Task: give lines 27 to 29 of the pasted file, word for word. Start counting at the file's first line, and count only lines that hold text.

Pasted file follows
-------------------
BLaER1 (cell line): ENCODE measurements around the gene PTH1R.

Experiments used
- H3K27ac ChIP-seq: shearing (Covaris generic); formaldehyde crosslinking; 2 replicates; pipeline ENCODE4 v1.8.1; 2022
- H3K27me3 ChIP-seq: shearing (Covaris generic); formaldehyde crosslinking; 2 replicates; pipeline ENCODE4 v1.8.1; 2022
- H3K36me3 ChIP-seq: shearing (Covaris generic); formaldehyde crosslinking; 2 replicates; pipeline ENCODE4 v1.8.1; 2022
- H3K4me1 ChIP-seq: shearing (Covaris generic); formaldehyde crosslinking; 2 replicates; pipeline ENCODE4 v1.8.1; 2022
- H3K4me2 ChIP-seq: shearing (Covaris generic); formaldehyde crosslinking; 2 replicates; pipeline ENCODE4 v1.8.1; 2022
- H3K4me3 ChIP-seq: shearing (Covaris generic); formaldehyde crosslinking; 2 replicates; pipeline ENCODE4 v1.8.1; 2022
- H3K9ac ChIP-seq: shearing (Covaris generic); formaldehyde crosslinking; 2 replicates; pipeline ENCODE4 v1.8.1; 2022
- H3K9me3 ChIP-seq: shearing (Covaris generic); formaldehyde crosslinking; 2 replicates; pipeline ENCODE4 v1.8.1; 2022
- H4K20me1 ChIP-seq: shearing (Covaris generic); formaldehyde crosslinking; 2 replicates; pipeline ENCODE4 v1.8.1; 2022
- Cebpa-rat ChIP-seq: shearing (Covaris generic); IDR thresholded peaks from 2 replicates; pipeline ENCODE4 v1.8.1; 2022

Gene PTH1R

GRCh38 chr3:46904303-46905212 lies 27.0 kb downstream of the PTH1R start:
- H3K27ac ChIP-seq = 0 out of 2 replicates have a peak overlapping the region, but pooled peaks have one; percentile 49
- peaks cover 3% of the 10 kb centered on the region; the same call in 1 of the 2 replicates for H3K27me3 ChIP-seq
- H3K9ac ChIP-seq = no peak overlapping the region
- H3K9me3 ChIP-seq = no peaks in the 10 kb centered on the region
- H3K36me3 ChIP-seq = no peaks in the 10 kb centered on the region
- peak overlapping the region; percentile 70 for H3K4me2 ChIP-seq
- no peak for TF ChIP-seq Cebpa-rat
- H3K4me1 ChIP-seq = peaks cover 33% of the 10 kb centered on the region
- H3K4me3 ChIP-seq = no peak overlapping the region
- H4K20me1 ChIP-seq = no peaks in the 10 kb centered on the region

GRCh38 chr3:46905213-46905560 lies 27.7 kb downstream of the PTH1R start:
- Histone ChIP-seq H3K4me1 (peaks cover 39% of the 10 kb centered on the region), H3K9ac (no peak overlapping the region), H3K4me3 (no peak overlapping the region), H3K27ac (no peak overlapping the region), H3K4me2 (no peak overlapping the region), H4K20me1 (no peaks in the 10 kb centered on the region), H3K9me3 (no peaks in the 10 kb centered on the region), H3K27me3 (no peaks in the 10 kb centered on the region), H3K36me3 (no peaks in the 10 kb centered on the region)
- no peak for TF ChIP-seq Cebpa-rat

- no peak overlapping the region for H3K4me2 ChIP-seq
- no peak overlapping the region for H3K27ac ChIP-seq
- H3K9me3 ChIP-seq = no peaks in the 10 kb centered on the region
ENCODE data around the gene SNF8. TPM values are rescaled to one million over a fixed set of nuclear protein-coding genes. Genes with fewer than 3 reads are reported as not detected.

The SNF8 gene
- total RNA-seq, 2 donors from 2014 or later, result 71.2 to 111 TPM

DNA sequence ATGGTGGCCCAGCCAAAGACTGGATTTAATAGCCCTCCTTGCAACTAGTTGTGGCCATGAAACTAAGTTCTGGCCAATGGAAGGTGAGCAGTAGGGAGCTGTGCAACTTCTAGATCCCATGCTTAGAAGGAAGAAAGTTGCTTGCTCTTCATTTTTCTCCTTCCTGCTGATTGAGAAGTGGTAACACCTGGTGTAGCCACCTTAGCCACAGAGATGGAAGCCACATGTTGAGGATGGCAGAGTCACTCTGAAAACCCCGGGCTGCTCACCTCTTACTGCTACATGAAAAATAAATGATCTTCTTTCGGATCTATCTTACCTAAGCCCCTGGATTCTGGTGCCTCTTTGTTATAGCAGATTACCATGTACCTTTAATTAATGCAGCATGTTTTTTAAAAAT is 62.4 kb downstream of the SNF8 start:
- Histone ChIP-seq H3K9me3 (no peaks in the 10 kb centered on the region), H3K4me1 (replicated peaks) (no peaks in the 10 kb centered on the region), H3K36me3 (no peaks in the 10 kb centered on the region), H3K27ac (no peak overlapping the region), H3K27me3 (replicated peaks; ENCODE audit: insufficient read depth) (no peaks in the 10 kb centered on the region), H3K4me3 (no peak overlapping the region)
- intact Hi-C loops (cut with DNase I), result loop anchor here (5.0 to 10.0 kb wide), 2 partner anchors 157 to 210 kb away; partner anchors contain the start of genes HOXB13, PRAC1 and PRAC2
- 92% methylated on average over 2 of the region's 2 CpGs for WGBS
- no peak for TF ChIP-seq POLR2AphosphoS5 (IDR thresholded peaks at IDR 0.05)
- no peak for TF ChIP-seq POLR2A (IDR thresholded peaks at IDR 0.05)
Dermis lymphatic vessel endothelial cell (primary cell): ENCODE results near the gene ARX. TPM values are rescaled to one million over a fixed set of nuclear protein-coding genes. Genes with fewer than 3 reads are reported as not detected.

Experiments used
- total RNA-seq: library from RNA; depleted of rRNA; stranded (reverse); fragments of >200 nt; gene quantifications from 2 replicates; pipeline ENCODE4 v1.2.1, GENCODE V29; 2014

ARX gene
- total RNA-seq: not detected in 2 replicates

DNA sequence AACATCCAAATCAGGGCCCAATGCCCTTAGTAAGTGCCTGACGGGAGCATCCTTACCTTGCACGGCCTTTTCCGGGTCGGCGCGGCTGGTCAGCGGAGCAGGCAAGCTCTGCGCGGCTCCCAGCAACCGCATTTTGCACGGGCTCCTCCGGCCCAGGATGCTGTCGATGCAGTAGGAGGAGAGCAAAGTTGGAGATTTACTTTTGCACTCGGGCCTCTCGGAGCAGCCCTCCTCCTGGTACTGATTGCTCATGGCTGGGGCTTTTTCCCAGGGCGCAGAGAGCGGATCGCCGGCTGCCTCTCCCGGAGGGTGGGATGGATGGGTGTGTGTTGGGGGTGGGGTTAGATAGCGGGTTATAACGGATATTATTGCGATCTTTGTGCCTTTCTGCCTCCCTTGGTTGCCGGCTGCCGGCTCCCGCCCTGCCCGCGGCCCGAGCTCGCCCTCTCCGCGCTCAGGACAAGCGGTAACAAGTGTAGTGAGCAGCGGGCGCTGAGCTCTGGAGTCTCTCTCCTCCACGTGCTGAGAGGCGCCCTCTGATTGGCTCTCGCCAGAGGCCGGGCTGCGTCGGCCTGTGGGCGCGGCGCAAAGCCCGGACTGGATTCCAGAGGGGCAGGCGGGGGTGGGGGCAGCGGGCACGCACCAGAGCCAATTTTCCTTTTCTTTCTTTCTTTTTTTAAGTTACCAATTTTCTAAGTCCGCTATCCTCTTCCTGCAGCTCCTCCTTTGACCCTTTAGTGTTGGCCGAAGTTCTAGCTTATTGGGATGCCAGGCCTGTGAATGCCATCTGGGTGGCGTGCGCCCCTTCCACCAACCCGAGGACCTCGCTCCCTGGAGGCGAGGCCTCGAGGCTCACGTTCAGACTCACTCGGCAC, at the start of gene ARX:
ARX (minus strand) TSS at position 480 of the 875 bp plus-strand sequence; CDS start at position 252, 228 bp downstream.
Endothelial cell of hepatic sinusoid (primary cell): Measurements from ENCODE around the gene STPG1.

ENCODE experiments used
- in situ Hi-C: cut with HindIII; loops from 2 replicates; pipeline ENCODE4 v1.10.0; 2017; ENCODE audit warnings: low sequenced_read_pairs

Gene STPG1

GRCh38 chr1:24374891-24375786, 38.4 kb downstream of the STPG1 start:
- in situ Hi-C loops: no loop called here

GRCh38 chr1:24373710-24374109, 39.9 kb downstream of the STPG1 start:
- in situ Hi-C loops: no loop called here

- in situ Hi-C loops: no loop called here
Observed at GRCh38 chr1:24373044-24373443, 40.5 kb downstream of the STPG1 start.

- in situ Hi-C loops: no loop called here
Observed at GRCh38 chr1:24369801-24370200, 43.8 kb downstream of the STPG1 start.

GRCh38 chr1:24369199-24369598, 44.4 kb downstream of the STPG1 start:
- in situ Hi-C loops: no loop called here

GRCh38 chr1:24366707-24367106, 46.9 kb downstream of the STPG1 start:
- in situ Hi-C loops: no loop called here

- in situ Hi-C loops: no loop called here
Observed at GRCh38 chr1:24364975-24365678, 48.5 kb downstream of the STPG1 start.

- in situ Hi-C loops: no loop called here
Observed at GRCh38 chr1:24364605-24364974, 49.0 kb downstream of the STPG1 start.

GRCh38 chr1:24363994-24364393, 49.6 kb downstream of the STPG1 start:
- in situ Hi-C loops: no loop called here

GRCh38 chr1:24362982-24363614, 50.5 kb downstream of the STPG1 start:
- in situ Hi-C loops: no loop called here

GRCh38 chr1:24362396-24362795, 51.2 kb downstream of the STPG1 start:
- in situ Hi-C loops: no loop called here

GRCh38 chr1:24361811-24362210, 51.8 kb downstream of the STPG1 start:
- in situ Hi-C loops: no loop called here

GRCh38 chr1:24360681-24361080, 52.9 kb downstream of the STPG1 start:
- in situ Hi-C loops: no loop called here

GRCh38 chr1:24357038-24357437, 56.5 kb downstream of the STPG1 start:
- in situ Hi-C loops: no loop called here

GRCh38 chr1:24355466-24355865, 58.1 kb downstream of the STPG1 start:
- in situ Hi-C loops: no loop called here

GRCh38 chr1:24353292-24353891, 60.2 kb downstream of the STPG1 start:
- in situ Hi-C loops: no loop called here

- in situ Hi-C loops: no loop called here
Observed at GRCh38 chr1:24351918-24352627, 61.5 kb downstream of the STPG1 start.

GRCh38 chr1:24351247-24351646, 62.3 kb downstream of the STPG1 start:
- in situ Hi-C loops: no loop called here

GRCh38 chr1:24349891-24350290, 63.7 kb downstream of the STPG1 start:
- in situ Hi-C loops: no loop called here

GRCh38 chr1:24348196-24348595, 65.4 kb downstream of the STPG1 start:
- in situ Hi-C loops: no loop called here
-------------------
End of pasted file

- no peak for TF ChIP-seq Cebpa-rat

- no peak overlapping the region for H3K4me2 ChIP-seq
- no peak overlapping the region for H3K27ac ChIP-seq